Their number was small and many were almost as old as the Bolshevik takeover itself. “They don’t have a lot else to be enthusiastic about,” observed TIME Moscow correspondent Andrew Meier.
President Boris Yeltsin, who in Soviet times had observed the day alongside his Politburo colleagues saluting passing missiles, made a TV appeal for an end to divisions, and then hurried off to Beijing for a meeting with leaders of — uh, the Politburo. The only part of Lenin’s legacy still intact on the 80th anniversary is the date: The Bolsheviks swept away the Czar’s 10-month Georgian calendar, commemorating their “Great October Socialist Revolution” on November 7.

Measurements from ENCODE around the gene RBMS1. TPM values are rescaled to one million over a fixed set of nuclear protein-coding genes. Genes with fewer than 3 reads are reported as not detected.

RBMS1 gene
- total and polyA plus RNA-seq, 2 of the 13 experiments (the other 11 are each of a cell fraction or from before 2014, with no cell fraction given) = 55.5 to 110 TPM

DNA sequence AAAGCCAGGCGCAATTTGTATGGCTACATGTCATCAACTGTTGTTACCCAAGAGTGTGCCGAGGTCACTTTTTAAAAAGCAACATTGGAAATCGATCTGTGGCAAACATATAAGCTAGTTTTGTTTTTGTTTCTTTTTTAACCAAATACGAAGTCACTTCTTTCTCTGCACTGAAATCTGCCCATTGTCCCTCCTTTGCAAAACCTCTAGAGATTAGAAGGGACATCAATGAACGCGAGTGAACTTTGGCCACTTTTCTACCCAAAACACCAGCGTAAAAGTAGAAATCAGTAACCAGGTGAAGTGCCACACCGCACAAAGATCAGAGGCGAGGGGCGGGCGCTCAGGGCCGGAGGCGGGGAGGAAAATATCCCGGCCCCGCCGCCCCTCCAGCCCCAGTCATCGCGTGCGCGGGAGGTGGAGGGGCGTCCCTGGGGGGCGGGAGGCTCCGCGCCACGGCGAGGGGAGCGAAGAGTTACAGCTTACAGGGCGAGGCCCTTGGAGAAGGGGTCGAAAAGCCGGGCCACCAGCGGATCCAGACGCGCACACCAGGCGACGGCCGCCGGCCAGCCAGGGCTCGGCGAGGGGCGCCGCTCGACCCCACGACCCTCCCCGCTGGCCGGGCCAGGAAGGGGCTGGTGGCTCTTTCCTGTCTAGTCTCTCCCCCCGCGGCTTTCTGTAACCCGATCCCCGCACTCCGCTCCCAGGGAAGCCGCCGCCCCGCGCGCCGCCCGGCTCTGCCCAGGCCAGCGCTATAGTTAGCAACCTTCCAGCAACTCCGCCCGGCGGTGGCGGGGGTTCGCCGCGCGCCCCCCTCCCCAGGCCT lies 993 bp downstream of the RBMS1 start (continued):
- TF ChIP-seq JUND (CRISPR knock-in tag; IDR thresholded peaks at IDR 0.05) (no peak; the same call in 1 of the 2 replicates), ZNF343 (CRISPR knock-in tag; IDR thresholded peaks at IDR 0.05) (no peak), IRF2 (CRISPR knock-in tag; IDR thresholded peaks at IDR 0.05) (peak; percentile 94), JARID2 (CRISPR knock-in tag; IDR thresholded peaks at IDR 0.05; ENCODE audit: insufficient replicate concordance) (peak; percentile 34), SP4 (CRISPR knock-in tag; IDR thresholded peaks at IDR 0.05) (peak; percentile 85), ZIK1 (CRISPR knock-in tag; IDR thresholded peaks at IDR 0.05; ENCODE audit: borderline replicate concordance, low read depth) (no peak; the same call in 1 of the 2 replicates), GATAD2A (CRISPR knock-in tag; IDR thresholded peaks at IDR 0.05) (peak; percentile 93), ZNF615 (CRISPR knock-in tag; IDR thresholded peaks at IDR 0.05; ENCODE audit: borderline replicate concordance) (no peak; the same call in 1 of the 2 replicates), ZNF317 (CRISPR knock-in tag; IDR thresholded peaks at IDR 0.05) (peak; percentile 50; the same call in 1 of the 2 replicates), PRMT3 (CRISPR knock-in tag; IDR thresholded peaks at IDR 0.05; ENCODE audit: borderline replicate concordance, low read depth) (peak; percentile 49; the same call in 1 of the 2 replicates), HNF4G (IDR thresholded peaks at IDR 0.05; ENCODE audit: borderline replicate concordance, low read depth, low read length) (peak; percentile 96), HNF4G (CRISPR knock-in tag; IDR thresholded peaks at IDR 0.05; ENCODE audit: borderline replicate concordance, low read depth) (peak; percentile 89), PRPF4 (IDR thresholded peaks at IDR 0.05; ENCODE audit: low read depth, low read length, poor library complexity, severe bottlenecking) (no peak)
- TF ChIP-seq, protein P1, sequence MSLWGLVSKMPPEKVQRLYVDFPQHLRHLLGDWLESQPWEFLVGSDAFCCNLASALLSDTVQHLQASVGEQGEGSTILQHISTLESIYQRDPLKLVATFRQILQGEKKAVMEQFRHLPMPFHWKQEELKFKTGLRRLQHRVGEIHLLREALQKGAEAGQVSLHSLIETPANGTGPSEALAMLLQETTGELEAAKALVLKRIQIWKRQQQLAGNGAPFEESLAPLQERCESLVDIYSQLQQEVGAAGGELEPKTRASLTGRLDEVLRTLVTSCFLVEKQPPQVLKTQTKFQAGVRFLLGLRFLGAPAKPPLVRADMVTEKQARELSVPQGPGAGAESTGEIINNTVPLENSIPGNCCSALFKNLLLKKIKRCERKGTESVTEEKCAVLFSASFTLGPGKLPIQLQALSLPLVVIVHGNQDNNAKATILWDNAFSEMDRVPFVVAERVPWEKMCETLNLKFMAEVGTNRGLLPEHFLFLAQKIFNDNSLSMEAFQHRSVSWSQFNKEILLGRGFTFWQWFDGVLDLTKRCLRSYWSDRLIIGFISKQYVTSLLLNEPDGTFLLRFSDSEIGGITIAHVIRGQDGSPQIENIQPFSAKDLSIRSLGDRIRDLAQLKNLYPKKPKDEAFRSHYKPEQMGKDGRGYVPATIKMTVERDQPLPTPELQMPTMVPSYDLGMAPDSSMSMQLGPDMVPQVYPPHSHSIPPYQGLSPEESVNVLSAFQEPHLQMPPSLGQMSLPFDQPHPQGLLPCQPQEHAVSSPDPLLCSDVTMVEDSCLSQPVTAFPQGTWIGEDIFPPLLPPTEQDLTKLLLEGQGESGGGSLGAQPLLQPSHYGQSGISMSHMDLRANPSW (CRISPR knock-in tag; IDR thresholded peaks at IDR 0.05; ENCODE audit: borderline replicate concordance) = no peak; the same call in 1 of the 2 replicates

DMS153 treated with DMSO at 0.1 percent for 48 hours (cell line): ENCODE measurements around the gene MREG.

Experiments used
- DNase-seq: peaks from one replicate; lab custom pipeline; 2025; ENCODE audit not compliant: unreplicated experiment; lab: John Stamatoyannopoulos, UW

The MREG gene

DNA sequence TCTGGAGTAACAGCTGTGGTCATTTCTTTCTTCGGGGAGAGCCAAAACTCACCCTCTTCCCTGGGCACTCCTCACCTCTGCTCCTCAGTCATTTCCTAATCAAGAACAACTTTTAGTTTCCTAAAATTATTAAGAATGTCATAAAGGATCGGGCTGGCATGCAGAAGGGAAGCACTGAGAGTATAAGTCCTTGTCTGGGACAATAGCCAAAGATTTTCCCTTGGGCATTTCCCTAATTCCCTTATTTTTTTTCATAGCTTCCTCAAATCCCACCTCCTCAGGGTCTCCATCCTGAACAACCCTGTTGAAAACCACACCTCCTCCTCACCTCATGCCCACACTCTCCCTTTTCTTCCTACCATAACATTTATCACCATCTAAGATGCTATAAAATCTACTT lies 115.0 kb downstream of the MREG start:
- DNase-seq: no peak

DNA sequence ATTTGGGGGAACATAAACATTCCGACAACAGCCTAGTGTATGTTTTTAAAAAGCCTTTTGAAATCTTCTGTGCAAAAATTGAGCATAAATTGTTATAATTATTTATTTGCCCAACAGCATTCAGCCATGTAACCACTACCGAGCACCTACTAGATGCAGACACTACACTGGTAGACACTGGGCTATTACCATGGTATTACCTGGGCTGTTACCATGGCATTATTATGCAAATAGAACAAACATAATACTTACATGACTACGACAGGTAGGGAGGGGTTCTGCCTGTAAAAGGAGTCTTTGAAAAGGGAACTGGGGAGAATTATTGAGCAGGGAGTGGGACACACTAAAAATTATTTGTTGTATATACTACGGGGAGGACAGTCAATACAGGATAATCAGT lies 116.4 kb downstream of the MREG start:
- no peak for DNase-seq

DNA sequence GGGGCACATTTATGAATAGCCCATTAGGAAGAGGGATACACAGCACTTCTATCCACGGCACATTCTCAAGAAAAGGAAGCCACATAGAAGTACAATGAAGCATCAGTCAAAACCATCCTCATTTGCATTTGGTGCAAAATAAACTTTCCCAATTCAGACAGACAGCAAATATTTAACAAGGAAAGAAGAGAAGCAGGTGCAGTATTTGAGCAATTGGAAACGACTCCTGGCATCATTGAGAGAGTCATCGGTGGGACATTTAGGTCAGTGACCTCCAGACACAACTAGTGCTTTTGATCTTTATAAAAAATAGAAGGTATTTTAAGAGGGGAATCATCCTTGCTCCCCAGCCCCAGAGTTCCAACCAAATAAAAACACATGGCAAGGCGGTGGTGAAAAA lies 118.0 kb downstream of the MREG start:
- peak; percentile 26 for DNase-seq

Moscow was relatively quiet on the public holiday, now known as the Day of Reconciliation and Accord. “Most people stayed home, and tonight they’ll be drinking,” says Meier. At least they can be sure of finding vodka in the stores these days.